Bombardier Stumbles Leave CEO Just ‘One Chance’ to Regain Trust
(Bloomberg) -- Bombardier Inc. Chief Executive Officer Alain Bellemare has some explaining to do at next month’s investor day.
His drastic cut to Bombardier’s cash-flow forecast on Nov. 8 is sparking Canada’s biggest sell-off in shares and bonds over the last week. It’s also undermining confidence in Bellemare’s five-year turnaround plan, which is more than halfway done and supposed to be entering a “deleveraging phase.”
The rout is forcing investors to rethink Bombardier’s prospects -- a jarring turnabout after a year in which analysts had had ratcheted up their view on the shares to the most optimistic since 2011 as Bellemare boosted profits and ceded control of a cash-draining jetliner program to Airbus SE. With Bombardier pivoting away from commercial planes and betting its future on private jets and trains, the pressure is rising on the CEO to map out future growth.
“There is no free pass when you are a highly levered company and interest rates are rising,” said Nick Heymann, an analyst at William Blair & Co. “They have one chance to straighten things out, and that’s at the investor day.”
Bombardier fell 4 percent to C$2.17 at 1:43 p.m. in Toronto after sliding as much as 11 percent. The shares are down more than 30 percent since Nov. 7, the day before Bombardier reported earnings and pared its outlook. That’s the biggest decline on Canada’s benchmark stock index over that time frame.
The company’s $1 billion in bonds due 2024 have dropped 7 percent to 94 cents on the dollar since Nov. 7, the worst performer among U.S. dollar bonds in Canada, according to the Bloomberg Barclays Global Corporate bond index. They fell 1.5 percent Wednesday to the lowest level since they were issued one year ago.
The cost to insure Bombardier debt against default for five years has widened 157 basis points since Nov. 7 to 545 as of Wednesday -- another worst for Canadian issuers. On Wednesday the credit default swaps widened 47 basis points, according to data compiled by Bloomberg.
“The market is starting to question the company’s ability to complete management’s turnaround plan,” said Brian Kennedy, a portfolio manager at Loomis, Sayles & Co in Boston, which has about $267 billion under management and doesn’t own Bombardier bonds. “The company has time to continue its efforts, but the cash burn is an ongoing concern with significant maturities that must be dealt with, starting in 2020.”
Bellemare struck a determined tone Tuesday in his first public appearance since last week’s earnings report and conference call. While defending the company’s 2019 forecast, he pledged to provide a more detailed target in the coming months. He also insisted that the company would attain its goal of generating as much as $1 billion in two years.
“We feel it’s an air pocket but we’re very clearly on a flight path to achieving our 2020 goals,” he said at a Scotiabank conference in Toronto. “If anything, we’re even more confident today than we were a month ago about our ability to deliver on bull’s eye our 2020 targets.”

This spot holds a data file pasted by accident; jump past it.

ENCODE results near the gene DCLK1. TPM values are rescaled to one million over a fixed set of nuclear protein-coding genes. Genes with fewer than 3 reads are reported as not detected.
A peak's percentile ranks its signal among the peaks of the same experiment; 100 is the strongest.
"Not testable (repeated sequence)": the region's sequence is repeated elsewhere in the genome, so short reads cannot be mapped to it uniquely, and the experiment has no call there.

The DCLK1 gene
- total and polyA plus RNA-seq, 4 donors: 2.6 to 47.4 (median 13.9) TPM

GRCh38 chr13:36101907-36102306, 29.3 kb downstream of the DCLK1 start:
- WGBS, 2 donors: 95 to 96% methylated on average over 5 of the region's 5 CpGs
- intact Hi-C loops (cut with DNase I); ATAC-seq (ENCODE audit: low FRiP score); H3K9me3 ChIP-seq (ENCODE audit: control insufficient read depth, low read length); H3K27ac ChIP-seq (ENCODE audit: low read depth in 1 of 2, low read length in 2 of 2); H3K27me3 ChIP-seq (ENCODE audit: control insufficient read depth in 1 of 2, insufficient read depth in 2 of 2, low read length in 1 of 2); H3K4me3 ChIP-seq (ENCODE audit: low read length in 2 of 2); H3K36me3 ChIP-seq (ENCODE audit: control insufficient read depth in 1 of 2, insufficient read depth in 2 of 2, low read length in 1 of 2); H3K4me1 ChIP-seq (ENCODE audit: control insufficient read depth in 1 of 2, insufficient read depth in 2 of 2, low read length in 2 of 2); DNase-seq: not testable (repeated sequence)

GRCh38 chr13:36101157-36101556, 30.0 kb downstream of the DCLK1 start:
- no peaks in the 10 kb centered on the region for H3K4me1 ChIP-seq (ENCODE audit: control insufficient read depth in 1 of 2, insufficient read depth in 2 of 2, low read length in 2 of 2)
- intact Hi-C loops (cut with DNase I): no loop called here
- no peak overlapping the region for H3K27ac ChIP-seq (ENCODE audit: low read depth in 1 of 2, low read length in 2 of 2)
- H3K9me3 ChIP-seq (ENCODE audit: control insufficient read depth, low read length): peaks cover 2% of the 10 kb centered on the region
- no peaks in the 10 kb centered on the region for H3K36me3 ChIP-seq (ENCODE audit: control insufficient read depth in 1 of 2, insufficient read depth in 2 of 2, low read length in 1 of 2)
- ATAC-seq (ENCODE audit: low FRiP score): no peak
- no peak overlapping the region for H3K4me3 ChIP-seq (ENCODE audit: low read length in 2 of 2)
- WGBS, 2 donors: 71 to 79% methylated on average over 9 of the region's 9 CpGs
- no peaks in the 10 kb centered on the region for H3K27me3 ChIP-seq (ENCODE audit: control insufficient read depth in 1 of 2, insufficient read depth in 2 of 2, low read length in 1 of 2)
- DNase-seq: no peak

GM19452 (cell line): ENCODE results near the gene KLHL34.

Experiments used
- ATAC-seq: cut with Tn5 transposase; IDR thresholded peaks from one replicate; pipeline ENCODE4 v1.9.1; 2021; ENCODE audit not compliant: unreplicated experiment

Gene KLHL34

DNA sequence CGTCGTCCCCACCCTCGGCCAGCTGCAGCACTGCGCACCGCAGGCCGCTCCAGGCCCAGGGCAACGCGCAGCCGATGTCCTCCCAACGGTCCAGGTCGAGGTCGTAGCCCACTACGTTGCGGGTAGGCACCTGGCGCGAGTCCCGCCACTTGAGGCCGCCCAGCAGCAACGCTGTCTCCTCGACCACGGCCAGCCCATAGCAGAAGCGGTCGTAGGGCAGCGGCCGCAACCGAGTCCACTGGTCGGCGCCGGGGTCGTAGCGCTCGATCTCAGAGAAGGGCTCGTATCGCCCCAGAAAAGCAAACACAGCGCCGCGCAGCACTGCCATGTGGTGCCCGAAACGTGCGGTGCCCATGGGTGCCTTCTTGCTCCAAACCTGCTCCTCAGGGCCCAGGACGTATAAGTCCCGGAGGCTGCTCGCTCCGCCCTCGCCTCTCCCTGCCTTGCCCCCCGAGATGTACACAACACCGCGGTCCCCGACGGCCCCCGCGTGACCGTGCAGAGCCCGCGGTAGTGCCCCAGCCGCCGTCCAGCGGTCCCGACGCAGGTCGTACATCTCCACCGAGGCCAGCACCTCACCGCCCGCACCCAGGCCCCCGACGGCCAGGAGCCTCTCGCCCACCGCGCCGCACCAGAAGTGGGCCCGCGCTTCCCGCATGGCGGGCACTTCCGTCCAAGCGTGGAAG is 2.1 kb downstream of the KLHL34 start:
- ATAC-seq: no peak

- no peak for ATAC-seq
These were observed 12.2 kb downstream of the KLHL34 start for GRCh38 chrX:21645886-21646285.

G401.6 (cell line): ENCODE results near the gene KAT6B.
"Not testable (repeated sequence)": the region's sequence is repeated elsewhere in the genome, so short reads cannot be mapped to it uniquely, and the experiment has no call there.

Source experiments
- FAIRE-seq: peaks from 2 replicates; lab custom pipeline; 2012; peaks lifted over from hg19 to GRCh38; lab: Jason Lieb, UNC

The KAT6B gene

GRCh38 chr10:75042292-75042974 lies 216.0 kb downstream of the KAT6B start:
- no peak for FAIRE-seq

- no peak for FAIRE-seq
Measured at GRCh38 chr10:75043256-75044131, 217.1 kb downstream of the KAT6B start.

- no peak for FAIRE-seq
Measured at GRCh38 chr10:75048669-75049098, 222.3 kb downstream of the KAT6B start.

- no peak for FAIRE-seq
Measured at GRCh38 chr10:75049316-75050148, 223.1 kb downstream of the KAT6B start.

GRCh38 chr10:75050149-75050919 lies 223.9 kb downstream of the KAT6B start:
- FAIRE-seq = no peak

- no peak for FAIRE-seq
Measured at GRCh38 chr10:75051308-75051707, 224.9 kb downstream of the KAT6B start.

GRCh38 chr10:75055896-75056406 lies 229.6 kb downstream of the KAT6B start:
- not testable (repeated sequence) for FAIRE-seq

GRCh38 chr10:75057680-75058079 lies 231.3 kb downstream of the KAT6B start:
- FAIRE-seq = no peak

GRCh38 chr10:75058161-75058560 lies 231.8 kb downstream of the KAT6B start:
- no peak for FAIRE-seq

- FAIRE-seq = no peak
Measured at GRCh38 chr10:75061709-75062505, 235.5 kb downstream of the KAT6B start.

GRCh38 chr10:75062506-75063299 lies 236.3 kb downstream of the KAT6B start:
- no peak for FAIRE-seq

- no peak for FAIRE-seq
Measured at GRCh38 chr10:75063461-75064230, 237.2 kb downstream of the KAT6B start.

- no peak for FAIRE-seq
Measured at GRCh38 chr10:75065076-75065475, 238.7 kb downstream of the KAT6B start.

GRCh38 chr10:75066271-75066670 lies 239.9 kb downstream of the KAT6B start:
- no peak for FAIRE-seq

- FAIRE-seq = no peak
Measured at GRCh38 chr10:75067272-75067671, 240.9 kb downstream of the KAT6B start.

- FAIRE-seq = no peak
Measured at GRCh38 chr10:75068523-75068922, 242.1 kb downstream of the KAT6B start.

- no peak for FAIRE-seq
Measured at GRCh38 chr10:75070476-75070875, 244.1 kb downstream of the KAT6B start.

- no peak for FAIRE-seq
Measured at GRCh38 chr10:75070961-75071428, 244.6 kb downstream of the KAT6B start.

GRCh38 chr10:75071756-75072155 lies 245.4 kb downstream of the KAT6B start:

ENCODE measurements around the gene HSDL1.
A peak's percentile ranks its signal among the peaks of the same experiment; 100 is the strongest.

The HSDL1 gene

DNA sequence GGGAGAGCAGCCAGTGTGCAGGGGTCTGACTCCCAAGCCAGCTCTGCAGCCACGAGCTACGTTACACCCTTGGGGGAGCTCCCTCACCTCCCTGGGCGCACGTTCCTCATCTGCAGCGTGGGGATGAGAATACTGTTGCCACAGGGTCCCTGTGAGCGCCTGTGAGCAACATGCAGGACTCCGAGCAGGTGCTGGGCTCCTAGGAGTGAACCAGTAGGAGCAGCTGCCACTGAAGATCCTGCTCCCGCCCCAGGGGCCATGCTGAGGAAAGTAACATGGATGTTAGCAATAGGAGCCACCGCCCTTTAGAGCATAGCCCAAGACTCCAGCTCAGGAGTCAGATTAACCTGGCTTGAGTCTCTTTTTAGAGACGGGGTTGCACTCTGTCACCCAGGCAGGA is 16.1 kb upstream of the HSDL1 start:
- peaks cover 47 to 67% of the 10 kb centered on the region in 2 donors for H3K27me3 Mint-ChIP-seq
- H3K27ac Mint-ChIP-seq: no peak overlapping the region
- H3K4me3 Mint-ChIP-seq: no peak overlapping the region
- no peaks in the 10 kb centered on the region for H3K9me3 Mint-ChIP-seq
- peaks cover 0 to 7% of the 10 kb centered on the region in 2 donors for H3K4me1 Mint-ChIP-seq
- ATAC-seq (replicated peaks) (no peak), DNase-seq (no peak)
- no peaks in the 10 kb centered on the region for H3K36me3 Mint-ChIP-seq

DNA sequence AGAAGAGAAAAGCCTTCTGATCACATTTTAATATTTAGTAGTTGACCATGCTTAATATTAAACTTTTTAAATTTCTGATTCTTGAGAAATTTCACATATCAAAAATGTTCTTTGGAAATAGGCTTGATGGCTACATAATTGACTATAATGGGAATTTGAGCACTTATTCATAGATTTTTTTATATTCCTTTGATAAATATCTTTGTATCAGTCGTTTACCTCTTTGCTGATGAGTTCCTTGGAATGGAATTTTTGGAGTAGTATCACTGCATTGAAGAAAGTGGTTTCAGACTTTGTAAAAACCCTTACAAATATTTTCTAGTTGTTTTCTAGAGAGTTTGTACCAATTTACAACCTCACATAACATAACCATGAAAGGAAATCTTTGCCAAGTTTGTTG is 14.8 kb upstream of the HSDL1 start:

Bellemare downplayed liquidity concerns, drawing a contrast to the company’s plight when he took the reins in 2015 and “we didn’t have the liquidity.” He also accelerated his push to make Bombardier leaner last week, with 5,000 job cuts and asset sales that are expected to generate $900 million.
Bombardier had about $9.5 billion of adjusted debt as of Sept. 30, with its next major maturity coming in March 2020, when an $850 million bond comes due. The following year, notes for more than $2 billion mature, according to a regulatory filing earlier this year from the Montreal-based company.
“The company has levers to pull,” said George Westervelt, portfolio manager at Aberdeen Standard Investments in Boston, which owns Bombardier bonds as part of its more than $735 billion in assets under management. “It will take some time, but at current valuations, you’re getting paid to wait.”
Bombardier must still find a path through a maze of hurdles in the meantime. The company shocked investors last week by saying it would need to tap $635 million in proceeds from a land sale in Toronto to meet a goal of breaking even on a cash-flow basis this year, plus or minus $150 million.
Next year’s goal of break-even cash flow, plus or minus $250 million, includes the impact of two one-time items. One is a $250 million restructuring charge from about the job cuts, and the other is a $250 million contingency for working-capital volatility. Analysts had been expecting free cash flow of $439 million next year, according to the average of analyst estimates compiled by Bloomberg as of Thursday.
“The pace of recovery is weaker than we had forecast,” said Chris Murray, an AltaCorp Capital analyst in Toronto. “The surprise factor which saw shares fall sharply sets the company’s progress back on rebuilding investor confidence.”
Since his appointment in 2015, Bellemare has mostly delivered on his pledges to investors by eliminating thousands jobs and raising more than $5 billion in liquidity. He also canceled a troubled private-jet program, the Lear 85, and cut financial risk by partnering with Airbus on the C Series jet program. That plane, now known as the A220, entered service at least $2 billion over budget.
Bellemare’s “excellent” track record made his latest stumbles all the more surprising, said Cormark Securities analyst David Tyerman.
“No one likes a sudden very large negative surprise,” he said, “especially given the company’s long track record of value destruction.”
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